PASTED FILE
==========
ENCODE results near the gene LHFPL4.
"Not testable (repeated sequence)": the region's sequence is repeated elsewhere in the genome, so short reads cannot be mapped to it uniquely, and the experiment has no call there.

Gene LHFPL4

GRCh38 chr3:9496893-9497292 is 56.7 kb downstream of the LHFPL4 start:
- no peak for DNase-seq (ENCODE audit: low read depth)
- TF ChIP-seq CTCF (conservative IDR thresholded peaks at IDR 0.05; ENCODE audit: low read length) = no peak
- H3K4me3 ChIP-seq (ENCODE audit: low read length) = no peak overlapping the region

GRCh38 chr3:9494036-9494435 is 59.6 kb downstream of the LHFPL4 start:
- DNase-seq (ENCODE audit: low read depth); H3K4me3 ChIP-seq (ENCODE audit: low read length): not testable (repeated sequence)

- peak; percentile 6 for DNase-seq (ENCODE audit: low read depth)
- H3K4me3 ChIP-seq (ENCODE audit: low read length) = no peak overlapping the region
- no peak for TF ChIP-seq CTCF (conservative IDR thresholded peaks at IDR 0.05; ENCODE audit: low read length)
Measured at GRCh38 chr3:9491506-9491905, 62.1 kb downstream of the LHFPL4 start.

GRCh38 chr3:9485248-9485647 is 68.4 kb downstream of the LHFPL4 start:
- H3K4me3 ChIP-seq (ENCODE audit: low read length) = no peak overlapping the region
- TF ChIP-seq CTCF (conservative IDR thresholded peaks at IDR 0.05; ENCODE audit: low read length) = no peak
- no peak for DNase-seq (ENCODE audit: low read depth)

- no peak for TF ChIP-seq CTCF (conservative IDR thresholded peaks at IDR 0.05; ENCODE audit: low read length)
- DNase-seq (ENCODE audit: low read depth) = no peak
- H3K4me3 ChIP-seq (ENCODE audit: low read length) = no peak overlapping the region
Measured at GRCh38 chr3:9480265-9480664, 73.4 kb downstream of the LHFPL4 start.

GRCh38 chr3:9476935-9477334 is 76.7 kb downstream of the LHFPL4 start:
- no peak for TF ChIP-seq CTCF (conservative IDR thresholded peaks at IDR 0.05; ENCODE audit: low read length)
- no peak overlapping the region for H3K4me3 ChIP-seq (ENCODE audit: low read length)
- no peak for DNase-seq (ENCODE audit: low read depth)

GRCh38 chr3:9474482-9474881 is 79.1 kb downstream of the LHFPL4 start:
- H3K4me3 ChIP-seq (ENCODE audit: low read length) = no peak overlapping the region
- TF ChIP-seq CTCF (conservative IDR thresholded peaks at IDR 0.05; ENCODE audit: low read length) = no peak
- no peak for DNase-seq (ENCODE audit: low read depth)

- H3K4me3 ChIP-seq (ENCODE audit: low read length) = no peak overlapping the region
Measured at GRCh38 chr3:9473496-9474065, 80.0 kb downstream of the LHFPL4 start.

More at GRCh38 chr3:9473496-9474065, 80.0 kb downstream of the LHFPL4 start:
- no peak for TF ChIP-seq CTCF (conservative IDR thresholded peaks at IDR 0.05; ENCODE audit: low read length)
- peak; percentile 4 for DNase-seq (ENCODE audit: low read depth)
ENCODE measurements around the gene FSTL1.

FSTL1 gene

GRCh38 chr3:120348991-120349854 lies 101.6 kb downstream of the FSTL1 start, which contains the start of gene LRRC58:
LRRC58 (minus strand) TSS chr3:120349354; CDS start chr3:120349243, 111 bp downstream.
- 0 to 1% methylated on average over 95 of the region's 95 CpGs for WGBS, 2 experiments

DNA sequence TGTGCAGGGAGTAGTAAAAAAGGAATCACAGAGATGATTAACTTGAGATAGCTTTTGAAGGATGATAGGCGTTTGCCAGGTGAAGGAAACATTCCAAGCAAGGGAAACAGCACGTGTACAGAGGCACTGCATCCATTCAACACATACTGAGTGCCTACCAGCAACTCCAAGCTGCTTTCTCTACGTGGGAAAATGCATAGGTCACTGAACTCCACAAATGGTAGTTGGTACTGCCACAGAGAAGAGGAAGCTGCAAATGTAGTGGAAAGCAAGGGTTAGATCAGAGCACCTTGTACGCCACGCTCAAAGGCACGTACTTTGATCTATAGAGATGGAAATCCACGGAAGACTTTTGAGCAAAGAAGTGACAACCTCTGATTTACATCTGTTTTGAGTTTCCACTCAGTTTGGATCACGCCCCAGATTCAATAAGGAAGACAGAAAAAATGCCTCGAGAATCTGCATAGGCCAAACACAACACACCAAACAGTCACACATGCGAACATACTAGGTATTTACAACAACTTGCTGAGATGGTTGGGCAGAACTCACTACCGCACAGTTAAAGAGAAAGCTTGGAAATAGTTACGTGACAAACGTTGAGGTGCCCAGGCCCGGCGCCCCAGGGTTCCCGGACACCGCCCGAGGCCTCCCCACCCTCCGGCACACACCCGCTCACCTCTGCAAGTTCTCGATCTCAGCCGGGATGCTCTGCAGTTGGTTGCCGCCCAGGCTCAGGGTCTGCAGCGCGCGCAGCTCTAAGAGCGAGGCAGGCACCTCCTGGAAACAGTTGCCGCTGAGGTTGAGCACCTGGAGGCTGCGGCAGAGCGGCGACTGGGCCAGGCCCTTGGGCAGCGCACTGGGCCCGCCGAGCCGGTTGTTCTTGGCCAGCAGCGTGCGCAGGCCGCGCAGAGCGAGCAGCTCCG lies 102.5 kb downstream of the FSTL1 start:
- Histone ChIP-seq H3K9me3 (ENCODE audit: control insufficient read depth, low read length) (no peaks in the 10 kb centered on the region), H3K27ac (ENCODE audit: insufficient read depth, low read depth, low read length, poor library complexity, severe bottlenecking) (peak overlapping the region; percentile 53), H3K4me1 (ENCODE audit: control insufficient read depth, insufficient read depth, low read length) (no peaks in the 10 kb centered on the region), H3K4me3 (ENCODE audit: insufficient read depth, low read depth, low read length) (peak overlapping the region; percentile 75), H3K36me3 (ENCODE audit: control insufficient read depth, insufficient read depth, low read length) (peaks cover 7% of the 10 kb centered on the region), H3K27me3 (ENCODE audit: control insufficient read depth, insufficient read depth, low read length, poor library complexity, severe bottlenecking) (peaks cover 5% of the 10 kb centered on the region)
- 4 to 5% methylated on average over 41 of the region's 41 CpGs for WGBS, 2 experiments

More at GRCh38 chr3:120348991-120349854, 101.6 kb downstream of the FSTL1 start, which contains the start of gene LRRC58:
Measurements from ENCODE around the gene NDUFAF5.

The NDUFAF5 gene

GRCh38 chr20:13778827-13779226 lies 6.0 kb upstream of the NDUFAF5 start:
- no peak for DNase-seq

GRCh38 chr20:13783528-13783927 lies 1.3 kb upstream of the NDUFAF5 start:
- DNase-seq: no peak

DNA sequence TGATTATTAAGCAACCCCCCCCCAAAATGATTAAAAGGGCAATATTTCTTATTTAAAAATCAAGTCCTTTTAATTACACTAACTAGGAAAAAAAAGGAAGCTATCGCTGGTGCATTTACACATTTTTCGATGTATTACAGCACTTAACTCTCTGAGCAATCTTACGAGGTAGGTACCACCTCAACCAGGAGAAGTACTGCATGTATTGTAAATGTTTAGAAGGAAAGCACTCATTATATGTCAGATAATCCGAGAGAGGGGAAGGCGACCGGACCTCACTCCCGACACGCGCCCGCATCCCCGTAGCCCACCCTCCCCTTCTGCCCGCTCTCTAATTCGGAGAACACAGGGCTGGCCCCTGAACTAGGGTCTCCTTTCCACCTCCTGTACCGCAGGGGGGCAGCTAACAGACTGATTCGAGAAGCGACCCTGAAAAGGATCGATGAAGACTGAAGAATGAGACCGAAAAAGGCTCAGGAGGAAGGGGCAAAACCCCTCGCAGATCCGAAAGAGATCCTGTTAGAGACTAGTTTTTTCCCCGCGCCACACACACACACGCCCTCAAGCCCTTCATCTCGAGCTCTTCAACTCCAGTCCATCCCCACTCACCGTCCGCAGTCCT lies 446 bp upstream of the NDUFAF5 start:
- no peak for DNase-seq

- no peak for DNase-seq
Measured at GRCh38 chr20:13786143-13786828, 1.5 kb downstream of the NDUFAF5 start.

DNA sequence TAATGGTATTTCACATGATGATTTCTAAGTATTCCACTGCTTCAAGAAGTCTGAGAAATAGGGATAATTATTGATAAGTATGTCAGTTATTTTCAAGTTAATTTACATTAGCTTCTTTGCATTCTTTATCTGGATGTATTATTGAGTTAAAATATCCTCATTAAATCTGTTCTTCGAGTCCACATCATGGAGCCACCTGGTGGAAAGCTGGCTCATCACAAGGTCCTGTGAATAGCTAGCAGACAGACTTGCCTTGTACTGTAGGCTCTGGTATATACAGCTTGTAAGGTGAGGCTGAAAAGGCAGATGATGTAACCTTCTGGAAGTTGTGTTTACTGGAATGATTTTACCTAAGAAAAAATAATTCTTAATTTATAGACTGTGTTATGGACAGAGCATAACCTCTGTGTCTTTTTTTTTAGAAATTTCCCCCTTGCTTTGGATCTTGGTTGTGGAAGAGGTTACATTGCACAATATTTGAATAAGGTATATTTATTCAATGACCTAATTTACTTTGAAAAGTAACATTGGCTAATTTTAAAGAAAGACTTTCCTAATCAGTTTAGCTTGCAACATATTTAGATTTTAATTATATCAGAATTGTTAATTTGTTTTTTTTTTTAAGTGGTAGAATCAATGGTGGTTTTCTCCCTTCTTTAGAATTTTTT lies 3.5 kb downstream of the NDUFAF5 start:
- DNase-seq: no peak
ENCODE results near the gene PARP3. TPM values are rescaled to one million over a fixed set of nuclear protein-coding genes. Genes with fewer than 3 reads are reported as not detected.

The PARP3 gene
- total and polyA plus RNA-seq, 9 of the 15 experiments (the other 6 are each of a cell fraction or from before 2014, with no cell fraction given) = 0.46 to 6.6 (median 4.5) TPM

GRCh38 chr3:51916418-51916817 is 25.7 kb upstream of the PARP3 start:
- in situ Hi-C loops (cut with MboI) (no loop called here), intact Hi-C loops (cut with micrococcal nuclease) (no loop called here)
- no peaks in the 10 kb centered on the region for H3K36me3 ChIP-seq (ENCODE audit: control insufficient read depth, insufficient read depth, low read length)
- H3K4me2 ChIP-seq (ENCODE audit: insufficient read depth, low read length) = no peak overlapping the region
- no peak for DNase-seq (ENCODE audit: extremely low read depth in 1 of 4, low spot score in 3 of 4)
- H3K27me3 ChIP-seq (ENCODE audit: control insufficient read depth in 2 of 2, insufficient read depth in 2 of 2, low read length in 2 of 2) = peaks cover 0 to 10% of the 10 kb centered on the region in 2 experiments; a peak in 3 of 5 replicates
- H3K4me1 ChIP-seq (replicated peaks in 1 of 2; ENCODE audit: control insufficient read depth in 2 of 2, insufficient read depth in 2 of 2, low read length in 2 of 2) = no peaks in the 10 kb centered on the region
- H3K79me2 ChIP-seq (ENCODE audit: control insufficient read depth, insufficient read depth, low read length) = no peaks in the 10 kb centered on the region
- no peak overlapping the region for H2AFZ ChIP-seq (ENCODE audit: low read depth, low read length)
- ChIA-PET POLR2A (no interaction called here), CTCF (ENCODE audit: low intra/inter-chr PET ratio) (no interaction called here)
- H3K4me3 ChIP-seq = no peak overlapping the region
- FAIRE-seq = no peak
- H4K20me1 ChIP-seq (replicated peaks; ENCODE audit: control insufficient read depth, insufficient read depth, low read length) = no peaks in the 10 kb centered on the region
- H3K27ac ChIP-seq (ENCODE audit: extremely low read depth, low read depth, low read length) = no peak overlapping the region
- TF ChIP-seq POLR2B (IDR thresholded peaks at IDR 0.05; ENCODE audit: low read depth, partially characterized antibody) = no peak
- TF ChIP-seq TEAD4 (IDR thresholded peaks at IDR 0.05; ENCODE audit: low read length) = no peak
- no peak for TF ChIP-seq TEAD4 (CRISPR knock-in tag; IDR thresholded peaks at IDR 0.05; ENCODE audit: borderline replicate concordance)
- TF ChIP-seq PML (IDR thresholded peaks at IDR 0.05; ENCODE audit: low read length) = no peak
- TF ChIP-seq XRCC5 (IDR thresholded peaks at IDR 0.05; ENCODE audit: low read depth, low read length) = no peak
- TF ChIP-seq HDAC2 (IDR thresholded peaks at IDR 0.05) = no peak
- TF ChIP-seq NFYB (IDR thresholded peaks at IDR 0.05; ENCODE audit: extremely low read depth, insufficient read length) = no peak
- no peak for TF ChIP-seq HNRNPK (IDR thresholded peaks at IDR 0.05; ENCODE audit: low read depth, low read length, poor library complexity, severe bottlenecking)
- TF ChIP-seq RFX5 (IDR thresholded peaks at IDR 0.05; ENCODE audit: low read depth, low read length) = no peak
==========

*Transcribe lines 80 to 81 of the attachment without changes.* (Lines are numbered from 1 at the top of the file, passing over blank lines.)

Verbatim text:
- no peak for TF ChIP-seq HNRNPK (IDR thresholded peaks at IDR 0.05; ENCODE audit: low read depth, low read length, poor library complexity, severe bottlenecking)
- TF ChIP-seq RFX5 (IDR thresholded peaks at IDR 0.05; ENCODE audit: low read depth, low read length) = no peak